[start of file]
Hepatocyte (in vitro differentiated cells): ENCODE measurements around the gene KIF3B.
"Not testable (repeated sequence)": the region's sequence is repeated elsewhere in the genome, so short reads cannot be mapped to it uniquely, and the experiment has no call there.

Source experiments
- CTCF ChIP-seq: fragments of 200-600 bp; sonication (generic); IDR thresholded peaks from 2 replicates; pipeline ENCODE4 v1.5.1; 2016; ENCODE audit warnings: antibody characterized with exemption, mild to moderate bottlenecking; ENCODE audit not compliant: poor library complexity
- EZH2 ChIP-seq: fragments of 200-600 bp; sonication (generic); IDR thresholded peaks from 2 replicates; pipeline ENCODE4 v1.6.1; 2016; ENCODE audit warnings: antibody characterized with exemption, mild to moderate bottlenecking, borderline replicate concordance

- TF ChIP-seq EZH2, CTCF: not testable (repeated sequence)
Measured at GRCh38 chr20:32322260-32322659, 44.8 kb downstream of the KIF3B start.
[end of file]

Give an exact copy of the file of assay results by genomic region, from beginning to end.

Hepatocyte (in vitro differentiated cells): ENCODE measurements around the gene KIF3B.
"Not testable (repeated sequence)": the region's sequence is repeated elsewhere in the genome, so short reads cannot be mapped to it uniquely, and the experiment has no call there.

Source experiments
- CTCF ChIP-seq: fragments of 200-600 bp; sonication (generic); IDR thresholded peaks from 2 replicates; pipeline ENCODE4 v1.5.1; 2016; ENCODE audit warnings: antibody characterized with exemption, mild to moderate bottlenecking; ENCODE audit not compliant: poor library complexity
- EZH2 ChIP-seq: fragments of 200-600 bp; sonication (generic); IDR thresholded peaks from 2 replicates; pipeline ENCODE4 v1.6.1; 2016; ENCODE audit warnings: antibody characterized with exemption, mild to moderate bottlenecking, borderline replicate concordance

- TF ChIP-seq EZH2, CTCF: not testable (repeated sequence)
Measured at GRCh38 chr20:32322260-32322659, 44.8 kb downstream of the KIF3B start.